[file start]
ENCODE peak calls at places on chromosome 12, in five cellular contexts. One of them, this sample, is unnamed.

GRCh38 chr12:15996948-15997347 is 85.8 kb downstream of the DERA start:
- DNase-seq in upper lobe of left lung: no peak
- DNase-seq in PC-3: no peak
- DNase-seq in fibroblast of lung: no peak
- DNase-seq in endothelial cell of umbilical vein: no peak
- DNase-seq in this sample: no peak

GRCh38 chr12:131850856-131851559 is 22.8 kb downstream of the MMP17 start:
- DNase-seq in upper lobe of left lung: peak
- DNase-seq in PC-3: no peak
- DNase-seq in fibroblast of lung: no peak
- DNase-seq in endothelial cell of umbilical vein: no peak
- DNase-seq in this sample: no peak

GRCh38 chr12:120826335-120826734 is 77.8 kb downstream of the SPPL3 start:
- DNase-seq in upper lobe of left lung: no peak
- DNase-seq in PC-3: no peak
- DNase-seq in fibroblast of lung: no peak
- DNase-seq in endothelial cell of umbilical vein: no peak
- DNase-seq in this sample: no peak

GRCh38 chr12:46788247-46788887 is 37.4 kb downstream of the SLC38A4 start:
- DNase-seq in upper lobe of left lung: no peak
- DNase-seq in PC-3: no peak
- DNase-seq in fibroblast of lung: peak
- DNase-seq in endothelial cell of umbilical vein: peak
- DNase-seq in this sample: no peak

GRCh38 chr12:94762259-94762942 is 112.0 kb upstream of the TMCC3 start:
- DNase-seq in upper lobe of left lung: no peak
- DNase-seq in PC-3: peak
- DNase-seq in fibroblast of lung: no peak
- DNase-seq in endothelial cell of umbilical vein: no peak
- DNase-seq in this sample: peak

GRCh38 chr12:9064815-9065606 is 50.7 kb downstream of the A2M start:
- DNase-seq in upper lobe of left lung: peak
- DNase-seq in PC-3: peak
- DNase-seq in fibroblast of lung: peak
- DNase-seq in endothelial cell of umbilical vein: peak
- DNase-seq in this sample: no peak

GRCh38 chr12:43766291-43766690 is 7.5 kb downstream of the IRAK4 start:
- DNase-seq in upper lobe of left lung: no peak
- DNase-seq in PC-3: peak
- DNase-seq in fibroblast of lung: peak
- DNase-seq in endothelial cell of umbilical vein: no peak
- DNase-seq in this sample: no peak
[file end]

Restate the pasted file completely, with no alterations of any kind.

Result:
ENCODE peak calls at places on chromosome 12, in five cellular contexts. One of them, this sample, is unnamed.

GRCh38 chr12:15996948-15997347 is 85.8 kb downstream of the DERA start:
- DNase-seq in upper lobe of left lung: no peak
- DNase-seq in PC-3: no peak
- DNase-seq in fibroblast of lung: no peak
- DNase-seq in endothelial cell of umbilical vein: no peak
- DNase-seq in this sample: no peak

GRCh38 chr12:131850856-131851559 is 22.8 kb downstream of the MMP17 start:
- DNase-seq in upper lobe of left lung: peak
- DNase-seq in PC-3: no peak
- DNase-seq in fibroblast of lung: no peak
- DNase-seq in endothelial cell of umbilical vein: no peak
- DNase-seq in this sample: no peak

GRCh38 chr12:120826335-120826734 is 77.8 kb downstream of the SPPL3 start:
- DNase-seq in upper lobe of left lung: no peak
- DNase-seq in PC-3: no peak
- DNase-seq in fibroblast of lung: no peak
- DNase-seq in endothelial cell of umbilical vein: no peak
- DNase-seq in this sample: no peak

GRCh38 chr12:46788247-46788887 is 37.4 kb downstream of the SLC38A4 start:
- DNase-seq in upper lobe of left lung: no peak
- DNase-seq in PC-3: no peak
- DNase-seq in fibroblast of lung: peak
- DNase-seq in endothelial cell of umbilical vein: peak
- DNase-seq in this sample: no peak

GRCh38 chr12:94762259-94762942 is 112.0 kb upstream of the TMCC3 start:
- DNase-seq in upper lobe of left lung: no peak
- DNase-seq in PC-3: peak
- DNase-seq in fibroblast of lung: no peak
- DNase-seq in endothelial cell of umbilical vein: no peak
- DNase-seq in this sample: peak

GRCh38 chr12:9064815-9065606 is 50.7 kb downstream of the A2M start:
- DNase-seq in upper lobe of left lung: peak
- DNase-seq in PC-3: peak
- DNase-seq in fibroblast of lung: peak
- DNase-seq in endothelial cell of umbilical vein: peak
- DNase-seq in this sample: no peak

GRCh38 chr12:43766291-43766690 is 7.5 kb downstream of the IRAK4 start:
- DNase-seq in upper lobe of left lung: no peak
- DNase-seq in PC-3: peak
- DNase-seq in fibroblast of lung: peak
- DNase-seq in endothelial cell of umbilical vein: no peak
- DNase-seq in this sample: no peak